The pair of defensive tackle re-signees, Dwan Edwards and Colin Cole, weren’t rated favorably by PFF, and neither of the two played more than 600 snaps last season. The duo should still be able to provide solid depth behind Kawann Short and Star Lotulelei.

Notable losses:

The Panthers played the majority of last season without their best defensive player, forcing the team to adjust and compensate for his absence. Therefore, Hardy’s departure this offseason shouldn’t have as big of an impact as someone like, for instance, Ndamukong Suh.

While the organization is likely relieved to have rid themselves of Hardy and his baggage, there’s no denying the impact he could have had on the team’s defense in 2015. After all, the 27-year-old was one of the best players in the league as recently as 2013.

Charles Johnson had a standout season, and the trio of Kony Ealy, Wes Horton and Mario Addison all filled in admirably for the Pro Bowler. Hardy’s departure seemed inevitable, and the organization essentially had an entire season to prepare for this moment. Still, it doesn’t make Hardy’s exit any easier.

Perhaps the Panthers’ toughest offseason move was releasing veteran running back DeAngelo Williams. The franchise leader in rushing yards and rushing touchdowns was officially released in March, with the transaction ultimately saved the team about $2MM against the cap. The 2014 season wasn’t a particularly productive campaign for Williams, as the 32-year-old set or tied career-lows in games played (six), attempts (62), rushing yards (219) and touchdowns (zero).

Replacing Williams in the lineup shouldn’t be difficult. However, like last season’s departure of Steve Smith, the team may miss the veteran’s presence in the locker room.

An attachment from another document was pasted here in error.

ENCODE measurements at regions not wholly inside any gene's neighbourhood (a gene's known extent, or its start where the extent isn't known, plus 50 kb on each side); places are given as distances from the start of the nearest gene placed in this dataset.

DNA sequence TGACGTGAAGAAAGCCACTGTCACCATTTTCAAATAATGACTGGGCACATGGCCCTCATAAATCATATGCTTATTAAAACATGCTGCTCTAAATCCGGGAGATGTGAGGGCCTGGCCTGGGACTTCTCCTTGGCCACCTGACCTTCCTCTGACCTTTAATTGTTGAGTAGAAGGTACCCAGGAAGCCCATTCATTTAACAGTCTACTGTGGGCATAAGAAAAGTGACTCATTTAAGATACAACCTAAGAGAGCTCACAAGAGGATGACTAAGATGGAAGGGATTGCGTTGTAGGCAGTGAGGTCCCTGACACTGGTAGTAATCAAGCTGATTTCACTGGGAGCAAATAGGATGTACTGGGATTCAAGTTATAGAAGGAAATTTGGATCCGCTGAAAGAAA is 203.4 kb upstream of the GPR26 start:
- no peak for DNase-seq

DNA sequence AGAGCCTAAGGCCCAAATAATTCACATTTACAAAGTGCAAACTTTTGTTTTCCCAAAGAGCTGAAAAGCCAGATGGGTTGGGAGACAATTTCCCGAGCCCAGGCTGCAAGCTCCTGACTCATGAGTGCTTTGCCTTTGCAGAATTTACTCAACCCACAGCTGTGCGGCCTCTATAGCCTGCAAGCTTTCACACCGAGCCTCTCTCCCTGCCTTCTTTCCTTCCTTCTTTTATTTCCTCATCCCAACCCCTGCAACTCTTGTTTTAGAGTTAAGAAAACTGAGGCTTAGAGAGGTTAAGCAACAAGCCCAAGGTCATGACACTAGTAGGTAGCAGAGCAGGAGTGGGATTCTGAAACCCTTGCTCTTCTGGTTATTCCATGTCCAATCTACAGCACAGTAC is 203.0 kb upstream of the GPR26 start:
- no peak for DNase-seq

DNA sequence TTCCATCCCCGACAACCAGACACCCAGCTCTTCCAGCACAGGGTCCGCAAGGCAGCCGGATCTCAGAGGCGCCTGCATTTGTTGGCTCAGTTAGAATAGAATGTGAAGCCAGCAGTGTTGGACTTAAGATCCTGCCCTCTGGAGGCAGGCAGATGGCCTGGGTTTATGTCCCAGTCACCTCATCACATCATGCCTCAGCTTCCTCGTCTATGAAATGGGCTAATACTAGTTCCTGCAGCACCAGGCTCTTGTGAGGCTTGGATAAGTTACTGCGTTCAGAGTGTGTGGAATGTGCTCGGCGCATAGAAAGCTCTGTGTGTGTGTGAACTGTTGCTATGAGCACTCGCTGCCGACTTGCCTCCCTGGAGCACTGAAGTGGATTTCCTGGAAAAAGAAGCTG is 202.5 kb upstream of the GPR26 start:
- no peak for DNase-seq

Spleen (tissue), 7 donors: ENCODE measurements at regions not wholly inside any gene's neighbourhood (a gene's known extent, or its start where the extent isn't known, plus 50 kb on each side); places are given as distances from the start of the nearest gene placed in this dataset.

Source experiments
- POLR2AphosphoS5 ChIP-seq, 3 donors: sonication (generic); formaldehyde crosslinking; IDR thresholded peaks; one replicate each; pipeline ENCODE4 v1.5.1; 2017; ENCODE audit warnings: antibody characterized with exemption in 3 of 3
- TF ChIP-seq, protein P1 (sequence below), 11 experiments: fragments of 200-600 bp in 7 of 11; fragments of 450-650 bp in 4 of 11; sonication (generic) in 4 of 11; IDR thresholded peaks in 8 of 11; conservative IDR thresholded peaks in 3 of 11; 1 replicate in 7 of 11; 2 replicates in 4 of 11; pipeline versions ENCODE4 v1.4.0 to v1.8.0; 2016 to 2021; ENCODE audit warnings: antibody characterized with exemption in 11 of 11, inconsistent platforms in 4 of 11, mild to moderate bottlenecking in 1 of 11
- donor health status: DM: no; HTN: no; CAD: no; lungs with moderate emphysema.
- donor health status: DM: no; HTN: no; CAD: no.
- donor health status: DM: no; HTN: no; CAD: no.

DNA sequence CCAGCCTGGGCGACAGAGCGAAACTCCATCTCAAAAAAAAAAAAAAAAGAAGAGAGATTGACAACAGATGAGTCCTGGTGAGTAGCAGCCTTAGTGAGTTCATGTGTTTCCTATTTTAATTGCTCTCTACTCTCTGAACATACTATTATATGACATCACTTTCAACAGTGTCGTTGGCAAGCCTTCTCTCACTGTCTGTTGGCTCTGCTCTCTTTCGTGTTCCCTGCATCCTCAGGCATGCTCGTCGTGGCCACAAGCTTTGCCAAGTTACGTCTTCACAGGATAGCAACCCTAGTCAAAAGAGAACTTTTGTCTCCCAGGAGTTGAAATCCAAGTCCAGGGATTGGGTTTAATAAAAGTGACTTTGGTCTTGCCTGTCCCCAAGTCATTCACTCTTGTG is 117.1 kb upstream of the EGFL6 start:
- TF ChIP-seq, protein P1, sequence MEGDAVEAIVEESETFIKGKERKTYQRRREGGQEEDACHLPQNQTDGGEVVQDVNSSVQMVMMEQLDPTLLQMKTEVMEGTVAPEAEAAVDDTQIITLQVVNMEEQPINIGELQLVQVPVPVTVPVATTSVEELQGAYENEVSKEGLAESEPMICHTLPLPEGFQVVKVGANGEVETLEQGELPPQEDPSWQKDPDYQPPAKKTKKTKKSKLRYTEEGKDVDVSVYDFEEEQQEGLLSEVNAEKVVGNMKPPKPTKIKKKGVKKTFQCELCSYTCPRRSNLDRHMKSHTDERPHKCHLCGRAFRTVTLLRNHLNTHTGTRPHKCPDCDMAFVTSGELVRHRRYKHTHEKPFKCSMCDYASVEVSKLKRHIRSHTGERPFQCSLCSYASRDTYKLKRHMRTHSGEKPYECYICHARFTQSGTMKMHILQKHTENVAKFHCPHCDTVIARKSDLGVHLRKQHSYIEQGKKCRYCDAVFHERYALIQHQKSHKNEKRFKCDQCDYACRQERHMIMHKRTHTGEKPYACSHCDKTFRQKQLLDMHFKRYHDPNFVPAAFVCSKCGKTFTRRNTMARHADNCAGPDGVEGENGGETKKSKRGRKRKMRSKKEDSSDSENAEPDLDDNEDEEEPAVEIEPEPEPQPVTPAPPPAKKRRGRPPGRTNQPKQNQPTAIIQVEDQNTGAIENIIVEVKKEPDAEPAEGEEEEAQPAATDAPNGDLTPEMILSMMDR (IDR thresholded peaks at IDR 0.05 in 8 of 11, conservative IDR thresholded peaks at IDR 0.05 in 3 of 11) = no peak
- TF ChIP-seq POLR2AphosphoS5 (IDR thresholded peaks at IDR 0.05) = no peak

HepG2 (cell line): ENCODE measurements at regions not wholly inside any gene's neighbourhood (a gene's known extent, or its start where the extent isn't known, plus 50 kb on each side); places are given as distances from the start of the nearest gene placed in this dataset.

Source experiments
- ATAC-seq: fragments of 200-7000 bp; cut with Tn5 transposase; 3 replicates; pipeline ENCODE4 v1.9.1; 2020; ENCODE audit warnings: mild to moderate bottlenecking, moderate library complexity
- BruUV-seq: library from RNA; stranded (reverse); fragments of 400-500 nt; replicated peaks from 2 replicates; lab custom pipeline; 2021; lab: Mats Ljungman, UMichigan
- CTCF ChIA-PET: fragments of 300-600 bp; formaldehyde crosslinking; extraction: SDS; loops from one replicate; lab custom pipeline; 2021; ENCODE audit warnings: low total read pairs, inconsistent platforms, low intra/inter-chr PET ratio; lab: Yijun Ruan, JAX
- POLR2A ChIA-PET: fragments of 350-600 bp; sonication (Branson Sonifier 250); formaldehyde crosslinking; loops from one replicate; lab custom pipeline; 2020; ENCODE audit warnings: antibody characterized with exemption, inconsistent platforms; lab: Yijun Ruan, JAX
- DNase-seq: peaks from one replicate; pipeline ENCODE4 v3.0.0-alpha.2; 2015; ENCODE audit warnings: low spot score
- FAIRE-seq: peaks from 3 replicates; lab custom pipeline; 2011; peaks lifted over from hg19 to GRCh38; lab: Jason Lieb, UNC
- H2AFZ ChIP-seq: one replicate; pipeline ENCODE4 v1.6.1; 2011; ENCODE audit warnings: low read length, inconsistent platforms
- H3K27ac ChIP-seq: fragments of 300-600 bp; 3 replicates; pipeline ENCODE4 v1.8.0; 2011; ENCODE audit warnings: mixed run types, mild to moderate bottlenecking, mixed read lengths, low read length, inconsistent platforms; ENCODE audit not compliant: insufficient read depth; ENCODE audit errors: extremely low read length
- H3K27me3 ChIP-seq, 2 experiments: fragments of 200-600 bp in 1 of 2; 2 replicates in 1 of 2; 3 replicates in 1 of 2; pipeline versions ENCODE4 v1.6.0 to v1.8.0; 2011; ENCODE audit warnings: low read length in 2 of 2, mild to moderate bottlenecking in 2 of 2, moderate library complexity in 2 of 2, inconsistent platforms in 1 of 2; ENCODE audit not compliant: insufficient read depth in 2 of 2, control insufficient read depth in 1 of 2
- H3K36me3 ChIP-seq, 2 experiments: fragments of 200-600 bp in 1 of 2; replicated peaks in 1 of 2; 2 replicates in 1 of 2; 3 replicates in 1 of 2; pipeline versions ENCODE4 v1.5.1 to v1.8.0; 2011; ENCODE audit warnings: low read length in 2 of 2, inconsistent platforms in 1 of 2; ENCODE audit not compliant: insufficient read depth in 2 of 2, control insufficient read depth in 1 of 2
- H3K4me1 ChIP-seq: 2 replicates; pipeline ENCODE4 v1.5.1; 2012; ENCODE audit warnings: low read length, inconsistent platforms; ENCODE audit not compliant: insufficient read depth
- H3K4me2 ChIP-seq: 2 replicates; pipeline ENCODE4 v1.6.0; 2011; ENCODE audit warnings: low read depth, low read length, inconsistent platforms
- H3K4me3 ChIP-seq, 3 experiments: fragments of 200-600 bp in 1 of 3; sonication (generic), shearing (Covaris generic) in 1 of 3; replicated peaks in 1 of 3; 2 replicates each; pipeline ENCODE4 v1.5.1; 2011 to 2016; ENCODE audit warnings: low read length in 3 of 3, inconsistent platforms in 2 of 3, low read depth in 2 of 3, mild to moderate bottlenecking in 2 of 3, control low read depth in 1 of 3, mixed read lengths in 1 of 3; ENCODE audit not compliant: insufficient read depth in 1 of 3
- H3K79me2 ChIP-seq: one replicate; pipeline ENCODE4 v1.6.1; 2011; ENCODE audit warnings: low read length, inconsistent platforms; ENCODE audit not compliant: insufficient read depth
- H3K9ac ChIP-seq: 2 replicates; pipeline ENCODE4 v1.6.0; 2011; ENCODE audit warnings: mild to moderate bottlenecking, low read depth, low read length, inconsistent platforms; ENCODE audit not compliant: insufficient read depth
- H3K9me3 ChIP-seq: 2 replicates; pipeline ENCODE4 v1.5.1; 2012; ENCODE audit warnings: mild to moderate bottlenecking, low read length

The Panthers reinforcement on the offensive line could be connected to the departures of Byron Bell and Fernando Velasco. Bell had been a Panthers mainstay for the previous four seasons, starting 56 of his 62 games played. Despite his starting role, the former undrafted free agent had never performed above league average, according to PFF. The advanced metrics consistently ranked Bell among the worst tackles in the league, culminating in him earning the distinction of receiving PFF’s second-lowest score among tackles in 2014. Velasco performed mostly in a backup role during his lone season with the Panthers, but he still received a better rating than four of his lineman teammates.

DeCoud’s tenure in Charlotte lasted only one season. The 30-year-old started 11 of his 15 games for the Panthers, compiling 49 tackles, three passes defended and one interception. The veteran’s role diminished as the season progressed, making him expendable this offseason.


  • Acquired a 2015 second-round pick (No. 41; WR Devin Funchess) from the Rams in exchange for a 2015 second-round pick (No. 57; T Rob Havenstein), a 2015 third-round pick (No. 89; QB Sean Mannion), and a 2015 sixth-round pick (No. 201; WR Bud Sasser).
  • Acquired a 2015 fourth-round pick (No. 102; T Daryl Williams) from the Raiders in exchange for a 2015 fourth-round pick (No. 124), a 2015 fifth-round pick (No. 161; OLBNeiron Ball), and a 2015 seventh-round pick (No. 242; CB Dexter McDonald).

The Panthers made a pair of moves to move up during this past year’s draft. They moved up 16 spots in the second round to select Michigan wideout Devin Funchess, giving up three 2015 picks in the process. The former tight end finished with 62 catches for 733 yards and four touchdowns last season. The hope is that the 6-5, 230-pound rookie will be long-term compliment to Benjamin.